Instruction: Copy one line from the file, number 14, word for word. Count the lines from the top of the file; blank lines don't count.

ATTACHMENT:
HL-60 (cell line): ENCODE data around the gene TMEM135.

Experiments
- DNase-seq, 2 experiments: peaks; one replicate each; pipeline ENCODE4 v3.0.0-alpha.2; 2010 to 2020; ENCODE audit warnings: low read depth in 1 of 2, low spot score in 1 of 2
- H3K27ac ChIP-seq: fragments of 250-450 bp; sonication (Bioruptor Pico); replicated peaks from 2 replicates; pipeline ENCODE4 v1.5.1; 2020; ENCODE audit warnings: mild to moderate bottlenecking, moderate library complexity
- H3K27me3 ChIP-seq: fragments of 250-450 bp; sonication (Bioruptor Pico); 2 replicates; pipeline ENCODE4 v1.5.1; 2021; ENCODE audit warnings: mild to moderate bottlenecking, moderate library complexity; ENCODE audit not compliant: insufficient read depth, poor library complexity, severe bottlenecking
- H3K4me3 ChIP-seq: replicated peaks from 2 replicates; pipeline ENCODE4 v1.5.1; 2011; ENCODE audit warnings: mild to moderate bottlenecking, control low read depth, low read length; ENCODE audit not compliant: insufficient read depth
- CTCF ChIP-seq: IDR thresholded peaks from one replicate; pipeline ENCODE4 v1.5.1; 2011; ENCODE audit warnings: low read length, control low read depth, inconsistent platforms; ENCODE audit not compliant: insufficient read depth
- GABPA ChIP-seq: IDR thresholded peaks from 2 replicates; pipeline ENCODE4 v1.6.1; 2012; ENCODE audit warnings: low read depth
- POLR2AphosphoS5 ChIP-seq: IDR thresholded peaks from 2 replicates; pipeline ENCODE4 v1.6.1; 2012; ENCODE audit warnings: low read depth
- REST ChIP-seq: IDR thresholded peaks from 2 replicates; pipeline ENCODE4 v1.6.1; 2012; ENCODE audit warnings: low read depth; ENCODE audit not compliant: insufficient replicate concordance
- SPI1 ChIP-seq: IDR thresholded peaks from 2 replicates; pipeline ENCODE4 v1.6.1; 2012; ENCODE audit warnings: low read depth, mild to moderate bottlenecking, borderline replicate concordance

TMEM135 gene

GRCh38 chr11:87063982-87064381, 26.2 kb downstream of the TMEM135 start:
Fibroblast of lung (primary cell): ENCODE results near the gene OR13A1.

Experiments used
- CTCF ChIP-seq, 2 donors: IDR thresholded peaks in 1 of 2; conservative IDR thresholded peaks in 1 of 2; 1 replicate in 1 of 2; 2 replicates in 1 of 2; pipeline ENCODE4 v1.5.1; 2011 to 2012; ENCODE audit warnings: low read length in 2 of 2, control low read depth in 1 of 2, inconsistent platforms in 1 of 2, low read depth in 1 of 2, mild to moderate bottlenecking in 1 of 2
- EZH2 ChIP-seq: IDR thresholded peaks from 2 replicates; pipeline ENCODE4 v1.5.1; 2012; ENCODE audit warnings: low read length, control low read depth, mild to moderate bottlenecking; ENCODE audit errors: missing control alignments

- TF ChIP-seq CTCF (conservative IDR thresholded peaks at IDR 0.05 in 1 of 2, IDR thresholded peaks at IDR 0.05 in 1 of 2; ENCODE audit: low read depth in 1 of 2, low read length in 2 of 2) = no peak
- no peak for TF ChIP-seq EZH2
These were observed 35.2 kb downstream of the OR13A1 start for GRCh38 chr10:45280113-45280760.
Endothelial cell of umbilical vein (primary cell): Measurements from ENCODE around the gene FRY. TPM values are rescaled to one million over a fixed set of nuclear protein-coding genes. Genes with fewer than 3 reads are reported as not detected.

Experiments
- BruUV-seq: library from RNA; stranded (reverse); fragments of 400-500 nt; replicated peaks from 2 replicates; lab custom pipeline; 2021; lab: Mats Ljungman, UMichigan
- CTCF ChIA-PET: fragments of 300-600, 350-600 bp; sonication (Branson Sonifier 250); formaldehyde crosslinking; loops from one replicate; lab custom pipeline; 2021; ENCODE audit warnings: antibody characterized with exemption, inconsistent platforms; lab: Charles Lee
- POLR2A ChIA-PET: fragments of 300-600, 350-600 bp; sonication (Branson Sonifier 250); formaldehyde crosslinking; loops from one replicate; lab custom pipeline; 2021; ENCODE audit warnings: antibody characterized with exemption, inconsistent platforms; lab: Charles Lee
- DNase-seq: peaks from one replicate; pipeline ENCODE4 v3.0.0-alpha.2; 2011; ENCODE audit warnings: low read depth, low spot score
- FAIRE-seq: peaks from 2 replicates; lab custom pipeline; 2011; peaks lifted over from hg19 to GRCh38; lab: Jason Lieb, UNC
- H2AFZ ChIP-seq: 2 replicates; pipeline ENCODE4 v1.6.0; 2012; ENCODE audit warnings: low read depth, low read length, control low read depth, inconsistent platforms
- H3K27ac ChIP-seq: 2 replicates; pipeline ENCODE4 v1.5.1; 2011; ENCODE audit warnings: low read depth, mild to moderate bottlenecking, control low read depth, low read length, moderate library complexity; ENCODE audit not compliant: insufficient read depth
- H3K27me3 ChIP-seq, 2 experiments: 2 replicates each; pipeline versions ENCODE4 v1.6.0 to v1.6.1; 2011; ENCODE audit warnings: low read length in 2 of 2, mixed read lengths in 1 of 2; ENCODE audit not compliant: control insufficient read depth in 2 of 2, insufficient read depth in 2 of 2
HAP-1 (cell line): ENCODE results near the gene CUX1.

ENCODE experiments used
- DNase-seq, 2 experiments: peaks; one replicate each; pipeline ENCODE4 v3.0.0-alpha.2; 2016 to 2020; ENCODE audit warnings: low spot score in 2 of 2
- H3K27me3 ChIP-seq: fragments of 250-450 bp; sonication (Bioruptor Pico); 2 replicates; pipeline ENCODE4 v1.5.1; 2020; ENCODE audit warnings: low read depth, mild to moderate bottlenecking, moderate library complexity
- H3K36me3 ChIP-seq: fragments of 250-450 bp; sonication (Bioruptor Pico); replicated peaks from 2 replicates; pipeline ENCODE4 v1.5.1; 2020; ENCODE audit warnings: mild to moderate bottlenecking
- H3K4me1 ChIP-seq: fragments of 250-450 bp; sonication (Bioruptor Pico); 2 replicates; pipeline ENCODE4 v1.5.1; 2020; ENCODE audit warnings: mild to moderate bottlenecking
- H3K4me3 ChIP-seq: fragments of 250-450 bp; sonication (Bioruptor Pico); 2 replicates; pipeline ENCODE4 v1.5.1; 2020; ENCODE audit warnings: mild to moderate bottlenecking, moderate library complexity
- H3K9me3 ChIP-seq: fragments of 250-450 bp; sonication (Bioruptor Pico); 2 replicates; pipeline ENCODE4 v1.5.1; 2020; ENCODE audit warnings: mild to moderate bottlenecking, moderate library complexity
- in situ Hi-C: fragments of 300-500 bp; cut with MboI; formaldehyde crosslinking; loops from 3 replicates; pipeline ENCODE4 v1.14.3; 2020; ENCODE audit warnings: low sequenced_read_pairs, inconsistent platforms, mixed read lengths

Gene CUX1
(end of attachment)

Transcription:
Fibroblast of lung (primary cell): ENCODE results near the gene OR13A1.